Use a System Browser


It used to be common practice for native apps to embed the OAuth interface in a web view inside the app. This approach has multiple problems, including that the client app can potentially eavesdrop on the user entering their credentials when signing in, or even present a false authorization page. Mobile operating system security is typically implemented in a way where the embedded web view doesn’t share cookies with the system’s native browser, so users have a worse experience because they need to enter their credentials each time as well.

The more secure and trusted way to accomplish the authorization flow is by launching a system browser. However, up until the addition of the specialized device APIs, this had the drawback of the user being popped out of the app and launching their browser, then redirecting back to the app, which is also not an ideal user experience.

Thankfully, the mobile platforms have been addressing the issue. There are now APIs available on iOS and Android for apps to launch a system browser but stay within the context of the application. The API does not not allow the client app to peek inside the browser, getting the security benefits of using an external browser and the user experience benefits of staying within the application the whole time.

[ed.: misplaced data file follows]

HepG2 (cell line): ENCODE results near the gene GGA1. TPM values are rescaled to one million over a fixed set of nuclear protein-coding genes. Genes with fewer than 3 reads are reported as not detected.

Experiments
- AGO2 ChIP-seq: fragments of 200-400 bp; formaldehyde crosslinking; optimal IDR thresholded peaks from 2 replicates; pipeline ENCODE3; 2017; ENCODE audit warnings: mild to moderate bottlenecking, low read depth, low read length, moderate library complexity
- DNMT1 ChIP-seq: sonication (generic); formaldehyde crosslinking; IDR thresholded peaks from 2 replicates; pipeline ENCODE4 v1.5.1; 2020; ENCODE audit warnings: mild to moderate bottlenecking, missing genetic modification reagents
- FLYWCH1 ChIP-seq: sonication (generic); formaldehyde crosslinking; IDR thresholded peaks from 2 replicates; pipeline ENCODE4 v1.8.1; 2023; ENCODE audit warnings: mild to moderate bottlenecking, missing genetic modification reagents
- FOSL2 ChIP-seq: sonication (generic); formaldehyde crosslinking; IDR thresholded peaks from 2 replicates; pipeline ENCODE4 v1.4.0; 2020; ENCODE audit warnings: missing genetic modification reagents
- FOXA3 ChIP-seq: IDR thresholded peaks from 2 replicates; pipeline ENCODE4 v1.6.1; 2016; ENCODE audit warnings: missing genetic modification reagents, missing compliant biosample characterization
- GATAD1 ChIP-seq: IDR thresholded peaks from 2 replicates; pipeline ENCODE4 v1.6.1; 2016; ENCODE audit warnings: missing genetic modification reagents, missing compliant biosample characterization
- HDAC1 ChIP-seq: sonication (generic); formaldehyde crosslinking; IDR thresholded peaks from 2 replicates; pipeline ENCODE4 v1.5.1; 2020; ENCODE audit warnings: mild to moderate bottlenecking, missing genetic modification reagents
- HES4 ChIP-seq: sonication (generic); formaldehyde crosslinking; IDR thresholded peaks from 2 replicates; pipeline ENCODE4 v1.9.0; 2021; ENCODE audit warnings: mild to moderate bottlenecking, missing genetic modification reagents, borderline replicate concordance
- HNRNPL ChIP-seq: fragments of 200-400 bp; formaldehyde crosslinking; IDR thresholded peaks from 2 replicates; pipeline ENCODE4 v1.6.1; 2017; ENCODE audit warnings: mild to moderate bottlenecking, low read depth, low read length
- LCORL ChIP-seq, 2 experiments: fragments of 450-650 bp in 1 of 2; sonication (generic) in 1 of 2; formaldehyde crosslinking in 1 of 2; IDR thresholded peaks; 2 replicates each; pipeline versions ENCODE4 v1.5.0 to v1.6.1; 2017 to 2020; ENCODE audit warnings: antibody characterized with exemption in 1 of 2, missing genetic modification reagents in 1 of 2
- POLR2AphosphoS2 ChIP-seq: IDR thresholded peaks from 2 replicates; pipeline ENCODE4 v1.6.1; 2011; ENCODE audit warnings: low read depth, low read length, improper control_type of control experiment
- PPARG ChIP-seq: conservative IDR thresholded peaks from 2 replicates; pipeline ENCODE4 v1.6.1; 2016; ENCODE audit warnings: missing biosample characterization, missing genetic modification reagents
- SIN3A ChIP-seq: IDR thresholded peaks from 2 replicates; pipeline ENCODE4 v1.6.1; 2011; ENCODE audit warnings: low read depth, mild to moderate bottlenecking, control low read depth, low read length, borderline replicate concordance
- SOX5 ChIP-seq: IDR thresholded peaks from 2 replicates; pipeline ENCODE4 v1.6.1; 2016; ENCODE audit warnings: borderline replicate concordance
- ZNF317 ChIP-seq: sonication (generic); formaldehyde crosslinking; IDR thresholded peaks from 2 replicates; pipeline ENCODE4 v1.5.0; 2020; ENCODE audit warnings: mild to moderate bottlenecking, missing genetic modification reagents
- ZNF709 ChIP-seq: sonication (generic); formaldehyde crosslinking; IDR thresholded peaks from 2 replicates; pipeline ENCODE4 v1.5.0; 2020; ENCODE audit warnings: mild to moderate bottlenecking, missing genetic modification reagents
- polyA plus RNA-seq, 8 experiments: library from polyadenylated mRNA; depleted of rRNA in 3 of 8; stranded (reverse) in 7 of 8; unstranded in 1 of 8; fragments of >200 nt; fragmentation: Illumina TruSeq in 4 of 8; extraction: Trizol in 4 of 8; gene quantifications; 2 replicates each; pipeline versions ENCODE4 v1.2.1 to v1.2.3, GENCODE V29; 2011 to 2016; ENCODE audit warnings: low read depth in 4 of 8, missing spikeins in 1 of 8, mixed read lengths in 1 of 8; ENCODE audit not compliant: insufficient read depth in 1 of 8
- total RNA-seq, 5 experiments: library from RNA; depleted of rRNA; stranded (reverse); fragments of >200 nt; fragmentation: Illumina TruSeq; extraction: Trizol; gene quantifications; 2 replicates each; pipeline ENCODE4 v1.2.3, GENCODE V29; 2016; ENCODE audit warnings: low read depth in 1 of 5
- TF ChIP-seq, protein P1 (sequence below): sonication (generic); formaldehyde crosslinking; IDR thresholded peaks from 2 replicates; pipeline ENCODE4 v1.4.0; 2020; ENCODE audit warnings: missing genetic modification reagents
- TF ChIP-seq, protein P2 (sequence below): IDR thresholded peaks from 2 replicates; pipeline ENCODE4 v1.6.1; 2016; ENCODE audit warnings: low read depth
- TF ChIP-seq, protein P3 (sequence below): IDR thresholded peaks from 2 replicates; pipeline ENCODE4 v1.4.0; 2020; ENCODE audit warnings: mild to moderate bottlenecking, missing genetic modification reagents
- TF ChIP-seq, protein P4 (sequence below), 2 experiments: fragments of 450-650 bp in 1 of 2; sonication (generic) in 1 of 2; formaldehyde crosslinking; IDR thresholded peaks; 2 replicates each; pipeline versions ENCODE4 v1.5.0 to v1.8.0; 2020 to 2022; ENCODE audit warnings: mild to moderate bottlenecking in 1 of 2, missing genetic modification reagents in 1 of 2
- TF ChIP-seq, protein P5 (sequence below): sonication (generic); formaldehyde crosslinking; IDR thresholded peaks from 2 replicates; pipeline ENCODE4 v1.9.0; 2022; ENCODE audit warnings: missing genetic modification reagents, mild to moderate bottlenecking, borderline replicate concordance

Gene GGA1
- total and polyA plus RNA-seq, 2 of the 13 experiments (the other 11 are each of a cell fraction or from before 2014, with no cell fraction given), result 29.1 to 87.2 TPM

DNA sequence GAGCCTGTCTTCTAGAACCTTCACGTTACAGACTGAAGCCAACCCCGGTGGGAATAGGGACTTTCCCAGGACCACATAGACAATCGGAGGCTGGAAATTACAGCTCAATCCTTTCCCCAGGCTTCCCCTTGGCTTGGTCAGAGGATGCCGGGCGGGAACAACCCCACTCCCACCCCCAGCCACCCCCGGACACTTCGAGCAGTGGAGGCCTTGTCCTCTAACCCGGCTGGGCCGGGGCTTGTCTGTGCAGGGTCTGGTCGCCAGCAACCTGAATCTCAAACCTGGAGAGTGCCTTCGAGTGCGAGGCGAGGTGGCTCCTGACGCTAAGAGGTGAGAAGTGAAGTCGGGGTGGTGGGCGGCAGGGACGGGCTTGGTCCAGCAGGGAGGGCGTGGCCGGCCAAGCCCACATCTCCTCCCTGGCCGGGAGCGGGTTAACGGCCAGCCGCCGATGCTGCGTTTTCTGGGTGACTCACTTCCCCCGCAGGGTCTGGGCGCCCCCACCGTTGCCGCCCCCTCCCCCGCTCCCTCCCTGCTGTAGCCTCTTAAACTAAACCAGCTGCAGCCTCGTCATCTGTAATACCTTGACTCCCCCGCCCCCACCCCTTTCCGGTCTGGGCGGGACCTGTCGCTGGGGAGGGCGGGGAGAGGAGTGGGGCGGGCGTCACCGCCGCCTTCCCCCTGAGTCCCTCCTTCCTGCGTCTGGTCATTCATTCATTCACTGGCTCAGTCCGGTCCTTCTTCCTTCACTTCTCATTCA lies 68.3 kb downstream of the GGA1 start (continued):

Native app developers are strongly encouraged to use these special-purpose APIs, but if they can’t for some reason, fall back to launching an external browser instead of an embedded web view.

Authorization servers should enforce this behavior by attempting to detect whether the authorization URL was launched inside an embedded web view and reject the request if so. The particular techniques for detecting whether the page is being visited in an embedded web view vs the system browser will depend on the platform, but usually involve inspecting the user agent header.